God’s Classroom

It’s the end of the school year here, and things have wrapped up pretty well. Our first day of legitimate summer was last Thursday, and it was a bit of a rough beginning. School ends, and we’re all like, “Now what?” But we’ll find our footing. 

But anyway, all the projects and report cards came home, and we got to see all the heart-warming crafts our kids did that I think are tailored by the teachers to tug at parent’s heart-strings. Of course, my wife and I totally eat it up. And thankfully, according to the report cards, our kids did a good job of meeting the academic standards for the year (yay!). 

I don’t know how public schools do things, but in our Catholic school, “growing in virtue” is a big deal. It’s part of the overall education. In light of this, there’s this one section on the report card that gives a grade for “Citizenship/Conduct.” It’s a grade (not told to the kids) that lets us know how they’ve been doing in the area of virtue by the standards of their age (they’re not going to compare a preschooler to an 8th grader, obviously). They get a 3 if they are progressing towards meeting the standard for the section. They get a 4 if they met it, and they get a 5 if they exceed it.  

While I love my children, my oldest can be really aggressive. It’s just how God made him. He’s a tough guy with lots of energy, and I didn’t know what to expect from the “Citizenship/Conduct” section for him. I love him no matter what, but we all have our weaknesses. Not that long ago, we weren’t sure if the school would be a good fit for him. He loved going there, but for awhile, he was acting out a lot and didn’t know how to control himself when he got angry. 

But while scanning his little report card, seeing all the “4”‘s in each section, I got to the very end – the “Citizenship/Conduct” portion – and the little dude got a “5”! A freakin’ “5”!! The kid wasn’t even just your average 1st grader. He was shining forth with virtues that apparently exceeded the teacher’s expectations! As I was reading it, I think Heaven parted and angels began singing above the card. My child is practically a saint! (by 1st grade standards, at least)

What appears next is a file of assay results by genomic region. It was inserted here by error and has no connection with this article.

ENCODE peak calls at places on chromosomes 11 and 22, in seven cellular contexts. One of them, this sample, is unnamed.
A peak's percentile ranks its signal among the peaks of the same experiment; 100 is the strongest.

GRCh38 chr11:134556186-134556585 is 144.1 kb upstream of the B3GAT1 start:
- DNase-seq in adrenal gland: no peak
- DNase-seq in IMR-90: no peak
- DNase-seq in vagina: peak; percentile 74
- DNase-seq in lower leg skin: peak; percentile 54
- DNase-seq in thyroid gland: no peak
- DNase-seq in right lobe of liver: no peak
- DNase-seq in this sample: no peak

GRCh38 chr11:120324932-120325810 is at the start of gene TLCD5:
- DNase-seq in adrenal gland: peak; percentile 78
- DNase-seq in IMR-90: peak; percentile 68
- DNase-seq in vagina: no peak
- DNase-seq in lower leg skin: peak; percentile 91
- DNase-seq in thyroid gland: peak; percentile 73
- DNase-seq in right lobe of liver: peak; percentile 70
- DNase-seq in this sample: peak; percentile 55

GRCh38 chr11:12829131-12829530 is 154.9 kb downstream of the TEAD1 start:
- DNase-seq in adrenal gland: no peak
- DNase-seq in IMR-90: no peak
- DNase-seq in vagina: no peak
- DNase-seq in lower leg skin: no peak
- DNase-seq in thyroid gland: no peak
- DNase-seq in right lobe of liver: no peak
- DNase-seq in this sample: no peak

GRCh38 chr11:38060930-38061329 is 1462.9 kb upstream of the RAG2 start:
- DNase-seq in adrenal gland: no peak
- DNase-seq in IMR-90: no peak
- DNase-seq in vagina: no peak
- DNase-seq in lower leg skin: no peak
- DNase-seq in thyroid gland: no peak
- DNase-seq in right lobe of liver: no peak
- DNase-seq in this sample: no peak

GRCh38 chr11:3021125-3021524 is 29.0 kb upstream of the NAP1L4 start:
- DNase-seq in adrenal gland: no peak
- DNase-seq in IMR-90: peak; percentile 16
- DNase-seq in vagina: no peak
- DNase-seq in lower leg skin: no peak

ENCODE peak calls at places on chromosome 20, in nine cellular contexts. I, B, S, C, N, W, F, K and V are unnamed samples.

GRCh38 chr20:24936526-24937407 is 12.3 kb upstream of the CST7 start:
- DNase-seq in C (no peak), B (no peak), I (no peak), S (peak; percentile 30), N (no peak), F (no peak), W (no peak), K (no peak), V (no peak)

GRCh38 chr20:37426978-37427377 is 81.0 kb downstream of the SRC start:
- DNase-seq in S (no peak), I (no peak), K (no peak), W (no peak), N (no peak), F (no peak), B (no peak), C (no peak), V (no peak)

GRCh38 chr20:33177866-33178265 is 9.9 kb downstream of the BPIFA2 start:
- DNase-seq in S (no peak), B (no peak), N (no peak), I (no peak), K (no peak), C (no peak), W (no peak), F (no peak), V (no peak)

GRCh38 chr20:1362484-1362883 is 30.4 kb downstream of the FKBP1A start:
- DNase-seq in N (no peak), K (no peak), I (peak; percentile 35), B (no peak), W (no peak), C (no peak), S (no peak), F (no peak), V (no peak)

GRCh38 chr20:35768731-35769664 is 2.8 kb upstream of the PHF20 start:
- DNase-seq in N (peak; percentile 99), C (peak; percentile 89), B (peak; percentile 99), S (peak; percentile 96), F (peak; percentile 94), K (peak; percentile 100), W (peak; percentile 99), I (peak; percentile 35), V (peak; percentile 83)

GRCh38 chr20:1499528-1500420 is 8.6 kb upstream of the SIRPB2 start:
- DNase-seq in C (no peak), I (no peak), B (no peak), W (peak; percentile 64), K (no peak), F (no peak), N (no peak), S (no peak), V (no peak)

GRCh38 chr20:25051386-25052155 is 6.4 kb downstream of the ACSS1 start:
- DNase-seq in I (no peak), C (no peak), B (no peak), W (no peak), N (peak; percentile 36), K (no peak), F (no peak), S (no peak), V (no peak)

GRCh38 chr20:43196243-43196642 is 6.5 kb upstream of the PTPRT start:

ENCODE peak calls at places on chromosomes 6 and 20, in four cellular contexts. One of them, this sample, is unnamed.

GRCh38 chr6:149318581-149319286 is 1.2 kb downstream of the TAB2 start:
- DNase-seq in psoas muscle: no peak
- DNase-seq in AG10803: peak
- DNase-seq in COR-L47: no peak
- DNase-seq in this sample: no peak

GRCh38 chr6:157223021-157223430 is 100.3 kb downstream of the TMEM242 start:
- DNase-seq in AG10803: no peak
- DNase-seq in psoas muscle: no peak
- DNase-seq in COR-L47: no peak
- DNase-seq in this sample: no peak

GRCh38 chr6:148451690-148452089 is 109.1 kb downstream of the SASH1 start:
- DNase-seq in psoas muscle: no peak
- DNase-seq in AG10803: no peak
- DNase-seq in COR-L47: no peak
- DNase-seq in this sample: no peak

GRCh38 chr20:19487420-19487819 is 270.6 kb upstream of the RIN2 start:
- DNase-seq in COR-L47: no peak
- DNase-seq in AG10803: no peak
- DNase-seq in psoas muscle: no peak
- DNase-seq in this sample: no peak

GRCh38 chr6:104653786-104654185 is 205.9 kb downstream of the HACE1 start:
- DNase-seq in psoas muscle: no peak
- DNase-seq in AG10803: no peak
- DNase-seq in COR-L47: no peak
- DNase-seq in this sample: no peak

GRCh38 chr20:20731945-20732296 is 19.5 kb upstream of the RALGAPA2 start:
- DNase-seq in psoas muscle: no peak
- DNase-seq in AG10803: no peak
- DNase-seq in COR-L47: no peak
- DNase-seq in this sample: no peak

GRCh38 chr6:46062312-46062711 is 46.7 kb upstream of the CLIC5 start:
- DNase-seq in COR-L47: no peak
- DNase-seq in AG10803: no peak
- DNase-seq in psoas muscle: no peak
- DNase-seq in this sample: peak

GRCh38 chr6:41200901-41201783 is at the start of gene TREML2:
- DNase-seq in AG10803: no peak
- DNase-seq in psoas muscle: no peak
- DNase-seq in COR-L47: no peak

I could not be more proud, and the reason why is because I can see how far he’s come these last two years – thanks to everyone at our school coming around and supporting him, and thanks to his own effort and God’s grace. It’s been amazing to witness my young, rebellious little guy grow into a passionate, patient, loving soon-to-be 2nd grader. 

And the more I thought about it, I wondered: shouldn’t that be the most important thing anyway? Don’t get me wrong, I hope they excel in every subject. Barring holy orders, I’d like them to be able to get a job some day. But what if they struggled in all sorts of classes, but grew to be virtuous – brave, loving, kind? I hope that in my heart, I would still count them successful. I want to always feel that way, and I want them to always feel that way.

Ultimately, for the Catholic person, holiness is all that really matters, and this is much more of a freedom than a burden. I get why people think the Christian God puts heavy loads of morality on the world. “Do this, don’t do that.” But as Jesus says:

“Come to me, all you who labor and are burdened, and I will give you rest. Take my yoke upon you and learn from me, for my yoke is easy, my burden light.” Matt. 11:28-30 

For me, the burden of being a Christian is nothing compared to the burden of living up to what the world means by “success”: make a lot of money, look pretty, look handsome, don’t say the wrong thing, be smart enough, be funny enough, don’t have any disability, don’t be steeped in the wrong culture, don’t be the wrong race, don’t be poor, don’t be needy, don’t have emotional baggage, don’t have too many kids, and on and on and on. I get sucked into the whirlpool of worldly expectations so often. I labor and am burdened by them. 

But Jesus says, “my yoke is easy, my burden light” because He asks of us only what we all have the same amount of: love. You don’t have to be rich or good-looking to love. And His “yoke” is not some sort of rigid standard where you get a whack on the knuckles with every mistake. He has been human Himself. He knows how difficult it is to live in a broken world. He knows our frailty and gently lifts us back up when we fall down from the weight of life. He carries that yoke right along with us, right next to us, as Simon carried the Cross with Christ to Golgotha. 

It can still be difficult. Crosses always are. But part of the joy of being a Christian is that no matter what the world says, no matter what expectations others put on us (or we put on ourselves), we know there’s only one section on God’s report card. 


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(Pic: Chinnapong/Shutterstock.com)

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